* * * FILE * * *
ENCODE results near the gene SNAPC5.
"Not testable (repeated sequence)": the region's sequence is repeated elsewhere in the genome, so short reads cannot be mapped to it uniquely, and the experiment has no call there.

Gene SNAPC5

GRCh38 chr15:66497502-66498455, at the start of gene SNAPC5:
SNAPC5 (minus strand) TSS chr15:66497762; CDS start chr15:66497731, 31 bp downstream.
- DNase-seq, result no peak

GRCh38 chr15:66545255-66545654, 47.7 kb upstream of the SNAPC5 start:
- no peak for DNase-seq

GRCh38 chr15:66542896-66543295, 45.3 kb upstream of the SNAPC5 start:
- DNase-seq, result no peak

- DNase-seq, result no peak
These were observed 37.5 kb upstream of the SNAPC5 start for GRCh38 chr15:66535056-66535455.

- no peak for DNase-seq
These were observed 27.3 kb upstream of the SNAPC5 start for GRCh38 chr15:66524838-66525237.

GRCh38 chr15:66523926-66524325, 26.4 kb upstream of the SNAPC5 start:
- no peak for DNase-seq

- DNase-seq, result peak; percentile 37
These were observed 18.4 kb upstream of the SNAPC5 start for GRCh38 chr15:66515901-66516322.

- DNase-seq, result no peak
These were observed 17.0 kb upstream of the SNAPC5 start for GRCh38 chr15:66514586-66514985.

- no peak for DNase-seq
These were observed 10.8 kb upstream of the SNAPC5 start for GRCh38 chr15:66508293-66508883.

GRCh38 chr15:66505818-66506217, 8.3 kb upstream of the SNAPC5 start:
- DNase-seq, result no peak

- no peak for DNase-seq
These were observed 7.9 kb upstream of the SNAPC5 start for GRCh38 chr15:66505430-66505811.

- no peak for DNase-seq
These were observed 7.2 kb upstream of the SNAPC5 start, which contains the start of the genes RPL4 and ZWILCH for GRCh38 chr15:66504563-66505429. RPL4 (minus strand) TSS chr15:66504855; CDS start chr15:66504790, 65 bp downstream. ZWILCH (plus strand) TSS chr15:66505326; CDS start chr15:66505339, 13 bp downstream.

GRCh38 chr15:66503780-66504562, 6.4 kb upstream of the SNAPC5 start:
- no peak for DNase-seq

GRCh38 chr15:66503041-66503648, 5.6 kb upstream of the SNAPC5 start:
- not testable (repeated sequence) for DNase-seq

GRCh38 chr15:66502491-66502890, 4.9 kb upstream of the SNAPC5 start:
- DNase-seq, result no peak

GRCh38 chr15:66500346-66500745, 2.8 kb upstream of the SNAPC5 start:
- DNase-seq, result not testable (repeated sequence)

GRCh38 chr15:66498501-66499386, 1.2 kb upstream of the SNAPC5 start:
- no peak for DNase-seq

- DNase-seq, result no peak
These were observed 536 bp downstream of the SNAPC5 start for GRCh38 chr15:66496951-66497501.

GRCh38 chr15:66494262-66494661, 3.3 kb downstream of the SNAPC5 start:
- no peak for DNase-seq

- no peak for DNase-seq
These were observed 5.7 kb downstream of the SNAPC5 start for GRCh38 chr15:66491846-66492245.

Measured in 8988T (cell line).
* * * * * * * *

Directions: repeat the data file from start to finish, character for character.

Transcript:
ENCODE results near the gene SNAPC5.
"Not testable (repeated sequence)": the region's sequence is repeated elsewhere in the genome, so short reads cannot be mapped to it uniquely, and the experiment has no call there.

Gene SNAPC5

GRCh38 chr15:66497502-66498455, at the start of gene SNAPC5:
SNAPC5 (minus strand) TSS chr15:66497762; CDS start chr15:66497731, 31 bp downstream.
- DNase-seq, result no peak

GRCh38 chr15:66545255-66545654, 47.7 kb upstream of the SNAPC5 start:
- no peak for DNase-seq

GRCh38 chr15:66542896-66543295, 45.3 kb upstream of the SNAPC5 start:
- DNase-seq, result no peak

- DNase-seq, result no peak
These were observed 37.5 kb upstream of the SNAPC5 start for GRCh38 chr15:66535056-66535455.

- no peak for DNase-seq
These were observed 27.3 kb upstream of the SNAPC5 start for GRCh38 chr15:66524838-66525237.

GRCh38 chr15:66523926-66524325, 26.4 kb upstream of the SNAPC5 start:
- no peak for DNase-seq

- DNase-seq, result peak; percentile 37
These were observed 18.4 kb upstream of the SNAPC5 start for GRCh38 chr15:66515901-66516322.

- DNase-seq, result no peak
These were observed 17.0 kb upstream of the SNAPC5 start for GRCh38 chr15:66514586-66514985.

- no peak for DNase-seq
These were observed 10.8 kb upstream of the SNAPC5 start for GRCh38 chr15:66508293-66508883.

GRCh38 chr15:66505818-66506217, 8.3 kb upstream of the SNAPC5 start:
- DNase-seq, result no peak

- no peak for DNase-seq
These were observed 7.9 kb upstream of the SNAPC5 start for GRCh38 chr15:66505430-66505811.

- no peak for DNase-seq
These were observed 7.2 kb upstream of the SNAPC5 start, which contains the start of the genes RPL4 and ZWILCH for GRCh38 chr15:66504563-66505429. RPL4 (minus strand) TSS chr15:66504855; CDS start chr15:66504790, 65 bp downstream. ZWILCH (plus strand) TSS chr15:66505326; CDS start chr15:66505339, 13 bp downstream.

GRCh38 chr15:66503780-66504562, 6.4 kb upstream of the SNAPC5 start:
- no peak for DNase-seq

GRCh38 chr15:66503041-66503648, 5.6 kb upstream of the SNAPC5 start:
- not testable (repeated sequence) for DNase-seq

GRCh38 chr15:66502491-66502890, 4.9 kb upstream of the SNAPC5 start:
- DNase-seq, result no peak

GRCh38 chr15:66500346-66500745, 2.8 kb upstream of the SNAPC5 start:
- DNase-seq, result not testable (repeated sequence)

GRCh38 chr15:66498501-66499386, 1.2 kb upstream of the SNAPC5 start:
- no peak for DNase-seq

- DNase-seq, result no peak
These were observed 536 bp downstream of the SNAPC5 start for GRCh38 chr15:66496951-66497501.

GRCh38 chr15:66494262-66494661, 3.3 kb downstream of the SNAPC5 start:
- no peak for DNase-seq

- no peak for DNase-seq
These were observed 5.7 kb downstream of the SNAPC5 start for GRCh38 chr15:66491846-66492245.

Measured in 8988T (cell line).